Last night, just as we were sitting down to eat dinner, my daughter knocked over her water glass. We’re talking 20 ounces of water flooding across the table, cascading onto a chair, and pooling on the floor. Those of you who’ve been reading here for any length of time know that I do not have good track record when it comes to spilled water. Or messes of any kind, really. But last night, I didn’t raise my voice, lash out, or chastise my daughter for her carelessness. I just calmly helped her clean up the water.
It wasn’t till I was mopping the water off the chair and the floor that I realized what I was doing: I was cleaning up a mess at the next-to-most-absolute worst time of day, that witching hour right before dinner when everyone is hungry and grumpy and strung-out and spun-up, and I was doing it calmly. I knelt there on the floor with a rag in my hands, wiping up the water, and it dawned on me how much I have grown, how much God has transformed me. And I marveled.
I know it sounds small to you. It is small. But it was also huge.
It wasn’t just that I didn’t flip my lid or blow a gasket. It was that it didn’t occur to me to flip my lid or blow a gasket. That’s what made it so huge: there has been a fundamental shift in my way of being in the world, a shift from knee-jerk (and vocal!) anger to…what? I don’t even know what to call this. Calm? Collectedness? Peace?
It wasn’t just last night, either. I’ve slowly become aware that I’m not nearly as uptight and angry as I used to be. I can take the slings and arrows of outrageous fortune (usually in the shape of four healthy, energetic children) and roll with them. Most of the time, anyway.
Now, I didn’t just wake up one morning and suddenly discover that I was a relaxed and happy human being. I’ve been working for a decade at least on curbing my tongue, shutting my mouth, and not letting my hot temper get the best of me. It hasn’t been easy. Sometimes it’s felt like a street fight: old me vs. new me, sin-and-death me vs. alive-in-Christ me.
But then I have moments like last night where I suddenly realize: I’m winning! I’m walking in God’s ways! I’m doing it! This is not a prideful realization (which is remarkable in and of itself); it’s a humbled sort of awe. Who is this person inhabiting my body? Where did she come from? And can she please stay?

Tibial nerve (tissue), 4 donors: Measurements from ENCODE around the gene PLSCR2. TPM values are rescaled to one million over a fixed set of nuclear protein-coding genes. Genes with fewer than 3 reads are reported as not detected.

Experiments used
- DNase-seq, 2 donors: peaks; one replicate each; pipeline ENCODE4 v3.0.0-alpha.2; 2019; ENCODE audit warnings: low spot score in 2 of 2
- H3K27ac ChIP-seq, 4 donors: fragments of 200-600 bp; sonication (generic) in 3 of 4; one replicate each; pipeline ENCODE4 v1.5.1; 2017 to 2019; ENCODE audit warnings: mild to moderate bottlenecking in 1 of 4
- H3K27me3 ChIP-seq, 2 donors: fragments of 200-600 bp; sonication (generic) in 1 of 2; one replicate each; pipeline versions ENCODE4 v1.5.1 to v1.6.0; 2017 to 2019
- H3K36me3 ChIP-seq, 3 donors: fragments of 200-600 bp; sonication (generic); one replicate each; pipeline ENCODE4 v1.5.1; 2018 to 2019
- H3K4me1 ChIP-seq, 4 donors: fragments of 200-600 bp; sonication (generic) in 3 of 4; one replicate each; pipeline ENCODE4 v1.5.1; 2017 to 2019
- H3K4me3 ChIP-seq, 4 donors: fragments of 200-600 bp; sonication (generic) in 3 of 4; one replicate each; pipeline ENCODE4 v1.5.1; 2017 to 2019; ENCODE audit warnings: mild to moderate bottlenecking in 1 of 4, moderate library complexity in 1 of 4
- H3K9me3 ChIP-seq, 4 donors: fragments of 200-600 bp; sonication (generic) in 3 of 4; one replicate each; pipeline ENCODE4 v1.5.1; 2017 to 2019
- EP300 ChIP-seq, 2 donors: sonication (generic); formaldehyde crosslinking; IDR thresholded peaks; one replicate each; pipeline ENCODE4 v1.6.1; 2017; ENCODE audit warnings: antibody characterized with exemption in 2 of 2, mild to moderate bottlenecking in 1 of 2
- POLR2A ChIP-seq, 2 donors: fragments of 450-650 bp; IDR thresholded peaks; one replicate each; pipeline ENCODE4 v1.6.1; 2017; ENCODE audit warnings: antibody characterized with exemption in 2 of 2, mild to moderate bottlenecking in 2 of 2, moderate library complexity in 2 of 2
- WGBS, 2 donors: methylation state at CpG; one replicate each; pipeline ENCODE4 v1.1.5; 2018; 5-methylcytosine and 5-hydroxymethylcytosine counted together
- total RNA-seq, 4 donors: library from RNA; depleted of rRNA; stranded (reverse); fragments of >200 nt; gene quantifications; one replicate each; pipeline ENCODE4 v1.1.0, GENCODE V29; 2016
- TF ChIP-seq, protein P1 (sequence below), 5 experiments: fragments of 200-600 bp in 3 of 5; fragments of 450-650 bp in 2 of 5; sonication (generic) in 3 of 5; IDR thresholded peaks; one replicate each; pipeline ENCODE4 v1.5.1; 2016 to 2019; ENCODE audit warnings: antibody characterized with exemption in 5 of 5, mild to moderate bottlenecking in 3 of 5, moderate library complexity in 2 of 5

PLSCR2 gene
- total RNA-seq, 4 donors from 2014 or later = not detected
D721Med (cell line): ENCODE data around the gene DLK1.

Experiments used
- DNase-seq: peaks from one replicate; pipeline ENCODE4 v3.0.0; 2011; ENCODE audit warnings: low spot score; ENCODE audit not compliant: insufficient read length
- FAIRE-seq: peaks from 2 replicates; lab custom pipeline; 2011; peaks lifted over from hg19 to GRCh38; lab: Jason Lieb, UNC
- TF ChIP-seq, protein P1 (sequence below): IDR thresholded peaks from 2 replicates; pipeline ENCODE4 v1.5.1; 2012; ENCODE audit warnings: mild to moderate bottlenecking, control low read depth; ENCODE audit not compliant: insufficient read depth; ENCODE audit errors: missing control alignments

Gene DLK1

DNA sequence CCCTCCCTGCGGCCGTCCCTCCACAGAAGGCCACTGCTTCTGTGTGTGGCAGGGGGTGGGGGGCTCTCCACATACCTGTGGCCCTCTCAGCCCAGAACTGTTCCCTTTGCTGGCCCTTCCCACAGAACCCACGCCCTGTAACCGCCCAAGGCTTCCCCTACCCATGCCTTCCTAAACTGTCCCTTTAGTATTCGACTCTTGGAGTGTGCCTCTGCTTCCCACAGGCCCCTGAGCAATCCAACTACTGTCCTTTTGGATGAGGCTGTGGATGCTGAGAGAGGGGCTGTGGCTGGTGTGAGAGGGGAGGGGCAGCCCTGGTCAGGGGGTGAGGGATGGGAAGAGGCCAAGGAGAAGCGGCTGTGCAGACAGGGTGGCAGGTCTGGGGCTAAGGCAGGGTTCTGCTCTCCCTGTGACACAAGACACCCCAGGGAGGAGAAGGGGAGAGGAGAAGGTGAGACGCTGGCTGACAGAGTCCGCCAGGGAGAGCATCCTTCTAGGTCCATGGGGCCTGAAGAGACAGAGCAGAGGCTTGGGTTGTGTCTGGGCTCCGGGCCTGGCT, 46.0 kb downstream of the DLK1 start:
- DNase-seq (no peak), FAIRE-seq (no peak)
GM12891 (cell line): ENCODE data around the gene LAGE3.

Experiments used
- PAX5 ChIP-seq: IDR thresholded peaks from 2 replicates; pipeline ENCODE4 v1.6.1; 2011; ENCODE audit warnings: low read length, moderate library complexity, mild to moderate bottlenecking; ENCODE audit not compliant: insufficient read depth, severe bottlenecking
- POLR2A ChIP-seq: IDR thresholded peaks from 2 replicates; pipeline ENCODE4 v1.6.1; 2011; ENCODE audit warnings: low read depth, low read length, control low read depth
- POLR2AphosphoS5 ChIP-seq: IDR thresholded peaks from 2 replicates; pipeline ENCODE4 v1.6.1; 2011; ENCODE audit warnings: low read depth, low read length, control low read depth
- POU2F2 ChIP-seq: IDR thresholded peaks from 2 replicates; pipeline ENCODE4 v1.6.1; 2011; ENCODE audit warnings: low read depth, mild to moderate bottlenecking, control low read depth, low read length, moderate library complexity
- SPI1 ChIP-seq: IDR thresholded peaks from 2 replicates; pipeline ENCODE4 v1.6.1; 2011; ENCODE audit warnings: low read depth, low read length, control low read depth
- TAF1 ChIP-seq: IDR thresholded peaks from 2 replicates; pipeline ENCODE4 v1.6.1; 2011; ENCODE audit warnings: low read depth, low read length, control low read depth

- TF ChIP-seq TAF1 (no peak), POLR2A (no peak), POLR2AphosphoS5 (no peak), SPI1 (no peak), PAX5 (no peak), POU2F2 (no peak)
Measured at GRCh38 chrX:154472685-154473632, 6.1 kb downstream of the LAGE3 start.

And it dawned on me that maybe that’s what this psalm is talking about: all these concrete examples of blessedness are showing the fundamental shift from a life apart from God to a life walking in God’s ways. (Shutting one’s mouth, biting one’s tongue, telling the truth when you’d rather fudge it, telling the harpies to take a hike, celebrating a friend’s success when you’d rather mourn your own failure, you know, stuff like that.)
“O well is thee, and happy shalt thou be.”
And I am! When I see the Christ-life growing in me, it is well with my soul, and I am happy. Not in the shallow way we so often use that word, but in that soul-deep, well-being kind of way. God is at work in my life, helping me walk in His ways, and I see the fruit of His divine grace working along the lines of my action, and I am in awe that He takes my little loaves and fishes, my paltry efforts, and multiplies them to the point that I sometimes don’t recognize myself!
Friends, this is the blessed life. All those other things—the good work and the good marriage and the kids and the wealth—are great, and I do mean they’re great—they are gifts to be enjoyed—but I’m beginning to see that the real blessing is in verse 1: “Blessed are all they that fear the Lord and walk in his ways.” Trust and obedience yield the best blessing of all: the blessing of righteousness, peace, and joy in the Holy Spirit.